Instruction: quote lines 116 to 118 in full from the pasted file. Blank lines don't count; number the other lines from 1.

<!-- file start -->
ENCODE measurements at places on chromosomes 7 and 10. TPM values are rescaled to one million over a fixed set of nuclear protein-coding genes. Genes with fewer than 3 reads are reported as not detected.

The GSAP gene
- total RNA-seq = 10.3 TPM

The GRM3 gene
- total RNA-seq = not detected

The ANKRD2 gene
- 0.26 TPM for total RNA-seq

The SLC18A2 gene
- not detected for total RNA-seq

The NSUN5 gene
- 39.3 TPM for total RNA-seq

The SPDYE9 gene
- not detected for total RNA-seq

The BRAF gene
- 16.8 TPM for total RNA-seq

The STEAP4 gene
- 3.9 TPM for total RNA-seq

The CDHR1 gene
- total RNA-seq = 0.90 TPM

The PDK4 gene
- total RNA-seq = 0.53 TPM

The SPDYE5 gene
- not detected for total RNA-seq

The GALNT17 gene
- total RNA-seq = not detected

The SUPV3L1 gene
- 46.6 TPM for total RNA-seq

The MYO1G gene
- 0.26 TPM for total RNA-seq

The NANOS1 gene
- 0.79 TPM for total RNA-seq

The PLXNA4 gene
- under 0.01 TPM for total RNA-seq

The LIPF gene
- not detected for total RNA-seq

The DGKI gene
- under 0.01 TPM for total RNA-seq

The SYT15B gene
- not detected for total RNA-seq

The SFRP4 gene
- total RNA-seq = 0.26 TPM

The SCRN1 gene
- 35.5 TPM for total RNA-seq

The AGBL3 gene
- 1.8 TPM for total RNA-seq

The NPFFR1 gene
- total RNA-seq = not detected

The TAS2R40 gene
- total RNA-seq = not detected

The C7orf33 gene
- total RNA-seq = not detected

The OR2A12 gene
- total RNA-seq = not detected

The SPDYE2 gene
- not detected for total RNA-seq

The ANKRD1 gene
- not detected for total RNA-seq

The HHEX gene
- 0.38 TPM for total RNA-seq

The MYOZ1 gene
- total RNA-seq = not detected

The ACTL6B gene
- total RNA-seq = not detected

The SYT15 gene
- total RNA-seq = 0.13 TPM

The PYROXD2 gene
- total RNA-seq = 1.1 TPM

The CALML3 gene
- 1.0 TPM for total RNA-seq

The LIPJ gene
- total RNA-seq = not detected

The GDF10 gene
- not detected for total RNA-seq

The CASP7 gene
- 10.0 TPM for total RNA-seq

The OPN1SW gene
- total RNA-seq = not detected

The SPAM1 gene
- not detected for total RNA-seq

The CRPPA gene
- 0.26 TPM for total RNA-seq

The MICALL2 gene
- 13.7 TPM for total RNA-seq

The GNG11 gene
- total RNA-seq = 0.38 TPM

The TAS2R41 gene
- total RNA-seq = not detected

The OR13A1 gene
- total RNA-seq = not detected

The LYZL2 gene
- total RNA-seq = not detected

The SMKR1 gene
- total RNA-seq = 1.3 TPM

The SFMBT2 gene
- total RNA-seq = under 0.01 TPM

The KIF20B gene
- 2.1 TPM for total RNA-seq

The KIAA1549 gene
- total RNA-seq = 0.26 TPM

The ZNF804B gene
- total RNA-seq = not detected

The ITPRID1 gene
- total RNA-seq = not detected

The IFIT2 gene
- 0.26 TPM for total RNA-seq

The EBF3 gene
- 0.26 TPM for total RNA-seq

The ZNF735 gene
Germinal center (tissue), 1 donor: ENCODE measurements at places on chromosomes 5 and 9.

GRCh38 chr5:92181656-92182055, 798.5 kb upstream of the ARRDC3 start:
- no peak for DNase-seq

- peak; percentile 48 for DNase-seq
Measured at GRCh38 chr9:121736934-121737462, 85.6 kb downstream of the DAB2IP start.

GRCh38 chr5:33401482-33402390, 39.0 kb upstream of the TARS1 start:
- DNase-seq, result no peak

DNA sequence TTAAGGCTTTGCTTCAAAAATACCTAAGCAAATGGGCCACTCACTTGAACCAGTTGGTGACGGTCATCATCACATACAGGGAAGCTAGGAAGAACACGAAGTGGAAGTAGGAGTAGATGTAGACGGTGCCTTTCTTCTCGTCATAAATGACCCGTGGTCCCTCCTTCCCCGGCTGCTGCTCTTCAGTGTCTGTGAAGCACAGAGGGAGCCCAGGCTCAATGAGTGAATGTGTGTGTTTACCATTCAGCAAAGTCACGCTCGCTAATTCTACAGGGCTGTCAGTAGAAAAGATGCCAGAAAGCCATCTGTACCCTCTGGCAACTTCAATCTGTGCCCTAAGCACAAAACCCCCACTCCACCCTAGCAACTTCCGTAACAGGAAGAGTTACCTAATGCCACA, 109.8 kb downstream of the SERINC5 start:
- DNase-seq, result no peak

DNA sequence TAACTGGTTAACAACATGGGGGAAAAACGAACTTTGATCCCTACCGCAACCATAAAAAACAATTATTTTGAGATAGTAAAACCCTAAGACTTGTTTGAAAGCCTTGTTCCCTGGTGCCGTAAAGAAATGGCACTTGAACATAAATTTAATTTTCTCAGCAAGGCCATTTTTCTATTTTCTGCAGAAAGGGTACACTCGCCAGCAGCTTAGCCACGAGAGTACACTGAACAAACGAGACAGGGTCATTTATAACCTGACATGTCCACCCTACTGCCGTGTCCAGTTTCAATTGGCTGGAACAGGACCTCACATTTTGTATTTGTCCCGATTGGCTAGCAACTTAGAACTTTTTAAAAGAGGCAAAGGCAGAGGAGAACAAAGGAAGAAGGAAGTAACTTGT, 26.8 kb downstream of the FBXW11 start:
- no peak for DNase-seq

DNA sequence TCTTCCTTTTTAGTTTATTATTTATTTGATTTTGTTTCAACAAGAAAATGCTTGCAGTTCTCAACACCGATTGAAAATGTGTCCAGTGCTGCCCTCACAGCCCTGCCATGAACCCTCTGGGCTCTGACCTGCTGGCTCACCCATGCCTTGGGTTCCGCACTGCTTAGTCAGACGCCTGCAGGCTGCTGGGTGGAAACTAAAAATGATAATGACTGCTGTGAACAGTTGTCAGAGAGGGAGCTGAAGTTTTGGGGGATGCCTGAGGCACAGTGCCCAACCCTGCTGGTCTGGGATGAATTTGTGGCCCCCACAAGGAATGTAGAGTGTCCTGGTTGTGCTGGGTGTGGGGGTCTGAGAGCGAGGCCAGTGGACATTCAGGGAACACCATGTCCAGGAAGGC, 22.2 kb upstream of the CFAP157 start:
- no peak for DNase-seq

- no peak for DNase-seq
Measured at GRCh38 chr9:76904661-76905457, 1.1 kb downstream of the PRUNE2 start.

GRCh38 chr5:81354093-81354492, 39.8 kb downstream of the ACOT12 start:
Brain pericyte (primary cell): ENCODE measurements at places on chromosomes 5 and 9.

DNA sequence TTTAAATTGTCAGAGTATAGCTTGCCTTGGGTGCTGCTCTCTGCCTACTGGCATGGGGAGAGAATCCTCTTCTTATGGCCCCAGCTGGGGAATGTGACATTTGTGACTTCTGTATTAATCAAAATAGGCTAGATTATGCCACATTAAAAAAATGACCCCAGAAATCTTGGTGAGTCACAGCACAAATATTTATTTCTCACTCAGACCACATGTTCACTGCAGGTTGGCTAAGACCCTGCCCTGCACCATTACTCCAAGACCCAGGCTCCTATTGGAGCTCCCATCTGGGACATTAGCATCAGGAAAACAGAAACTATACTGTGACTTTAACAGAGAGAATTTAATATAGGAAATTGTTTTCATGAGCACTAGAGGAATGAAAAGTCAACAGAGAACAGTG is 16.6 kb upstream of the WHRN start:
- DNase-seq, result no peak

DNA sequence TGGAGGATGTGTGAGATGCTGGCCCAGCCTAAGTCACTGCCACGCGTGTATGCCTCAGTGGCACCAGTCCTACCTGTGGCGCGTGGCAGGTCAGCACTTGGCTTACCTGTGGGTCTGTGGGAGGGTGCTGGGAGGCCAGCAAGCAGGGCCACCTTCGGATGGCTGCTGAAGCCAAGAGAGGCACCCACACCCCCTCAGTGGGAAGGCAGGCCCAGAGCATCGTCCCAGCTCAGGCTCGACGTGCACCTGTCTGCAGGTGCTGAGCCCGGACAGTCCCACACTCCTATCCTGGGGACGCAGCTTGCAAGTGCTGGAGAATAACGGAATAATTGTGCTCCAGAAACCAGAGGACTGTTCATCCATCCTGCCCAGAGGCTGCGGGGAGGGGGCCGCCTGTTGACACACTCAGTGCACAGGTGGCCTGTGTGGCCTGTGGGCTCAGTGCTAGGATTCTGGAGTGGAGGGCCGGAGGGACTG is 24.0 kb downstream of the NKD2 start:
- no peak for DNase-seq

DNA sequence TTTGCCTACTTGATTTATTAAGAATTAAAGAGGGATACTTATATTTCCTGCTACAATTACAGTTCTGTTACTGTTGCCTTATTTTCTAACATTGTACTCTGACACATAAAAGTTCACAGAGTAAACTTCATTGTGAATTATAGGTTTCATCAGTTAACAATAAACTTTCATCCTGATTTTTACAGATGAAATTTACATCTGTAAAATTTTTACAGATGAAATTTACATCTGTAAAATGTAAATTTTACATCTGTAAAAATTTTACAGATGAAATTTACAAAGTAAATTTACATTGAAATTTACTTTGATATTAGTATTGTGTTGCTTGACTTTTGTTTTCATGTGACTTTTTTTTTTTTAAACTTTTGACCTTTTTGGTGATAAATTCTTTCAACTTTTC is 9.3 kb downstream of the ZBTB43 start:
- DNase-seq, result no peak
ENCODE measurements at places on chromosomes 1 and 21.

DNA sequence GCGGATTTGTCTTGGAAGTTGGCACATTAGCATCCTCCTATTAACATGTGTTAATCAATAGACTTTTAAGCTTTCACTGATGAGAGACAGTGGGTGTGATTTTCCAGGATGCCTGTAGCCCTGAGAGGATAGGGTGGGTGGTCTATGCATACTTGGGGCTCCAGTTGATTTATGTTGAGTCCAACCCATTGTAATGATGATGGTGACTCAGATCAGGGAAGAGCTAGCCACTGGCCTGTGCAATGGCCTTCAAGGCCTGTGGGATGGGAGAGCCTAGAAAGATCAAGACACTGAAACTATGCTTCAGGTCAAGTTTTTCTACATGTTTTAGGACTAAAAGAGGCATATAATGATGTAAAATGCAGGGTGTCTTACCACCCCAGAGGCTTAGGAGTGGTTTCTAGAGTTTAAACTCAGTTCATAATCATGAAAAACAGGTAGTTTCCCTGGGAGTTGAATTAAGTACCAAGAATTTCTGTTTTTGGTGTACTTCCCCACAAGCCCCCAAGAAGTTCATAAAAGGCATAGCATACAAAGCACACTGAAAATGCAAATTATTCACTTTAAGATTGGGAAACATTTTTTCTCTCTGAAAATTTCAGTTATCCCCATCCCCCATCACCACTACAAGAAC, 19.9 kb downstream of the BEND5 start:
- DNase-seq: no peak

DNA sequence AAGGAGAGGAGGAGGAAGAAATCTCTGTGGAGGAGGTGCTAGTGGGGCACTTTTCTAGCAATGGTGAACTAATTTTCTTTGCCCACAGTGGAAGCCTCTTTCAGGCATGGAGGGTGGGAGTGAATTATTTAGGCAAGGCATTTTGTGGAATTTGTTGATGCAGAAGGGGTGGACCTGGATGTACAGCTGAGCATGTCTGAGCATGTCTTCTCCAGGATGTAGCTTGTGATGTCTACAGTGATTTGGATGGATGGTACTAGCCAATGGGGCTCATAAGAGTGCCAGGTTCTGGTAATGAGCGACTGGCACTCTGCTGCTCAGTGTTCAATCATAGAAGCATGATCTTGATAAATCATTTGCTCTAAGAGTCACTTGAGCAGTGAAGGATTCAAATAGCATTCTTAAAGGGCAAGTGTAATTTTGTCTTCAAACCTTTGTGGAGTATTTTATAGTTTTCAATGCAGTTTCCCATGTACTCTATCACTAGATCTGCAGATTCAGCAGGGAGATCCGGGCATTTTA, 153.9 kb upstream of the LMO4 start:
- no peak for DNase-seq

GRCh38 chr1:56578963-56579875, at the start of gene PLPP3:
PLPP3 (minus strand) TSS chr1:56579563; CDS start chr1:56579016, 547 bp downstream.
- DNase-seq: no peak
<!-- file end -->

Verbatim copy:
DNA sequence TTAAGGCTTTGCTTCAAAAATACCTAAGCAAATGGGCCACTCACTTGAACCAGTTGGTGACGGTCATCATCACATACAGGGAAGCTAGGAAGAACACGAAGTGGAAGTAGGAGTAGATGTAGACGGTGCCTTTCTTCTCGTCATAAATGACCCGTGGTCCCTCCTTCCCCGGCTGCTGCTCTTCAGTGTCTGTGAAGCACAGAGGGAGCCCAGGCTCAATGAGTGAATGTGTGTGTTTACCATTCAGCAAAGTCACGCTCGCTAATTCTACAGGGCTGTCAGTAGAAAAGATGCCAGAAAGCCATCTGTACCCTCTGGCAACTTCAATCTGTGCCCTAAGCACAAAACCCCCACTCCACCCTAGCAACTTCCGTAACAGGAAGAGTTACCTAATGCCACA, 109.8 kb downstream of the SERINC5 start:
- DNase-seq, result no peak

DNA sequence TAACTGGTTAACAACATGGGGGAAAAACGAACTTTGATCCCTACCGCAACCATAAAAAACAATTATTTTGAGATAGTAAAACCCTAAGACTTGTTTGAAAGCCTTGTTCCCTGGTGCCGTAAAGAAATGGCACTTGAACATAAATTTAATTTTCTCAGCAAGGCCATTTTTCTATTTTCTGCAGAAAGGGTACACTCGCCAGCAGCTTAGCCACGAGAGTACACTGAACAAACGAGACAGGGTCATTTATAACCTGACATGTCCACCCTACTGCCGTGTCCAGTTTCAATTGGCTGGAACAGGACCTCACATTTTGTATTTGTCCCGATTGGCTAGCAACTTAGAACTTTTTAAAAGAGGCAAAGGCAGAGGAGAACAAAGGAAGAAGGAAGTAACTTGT, 26.8 kb downstream of the FBXW11 start: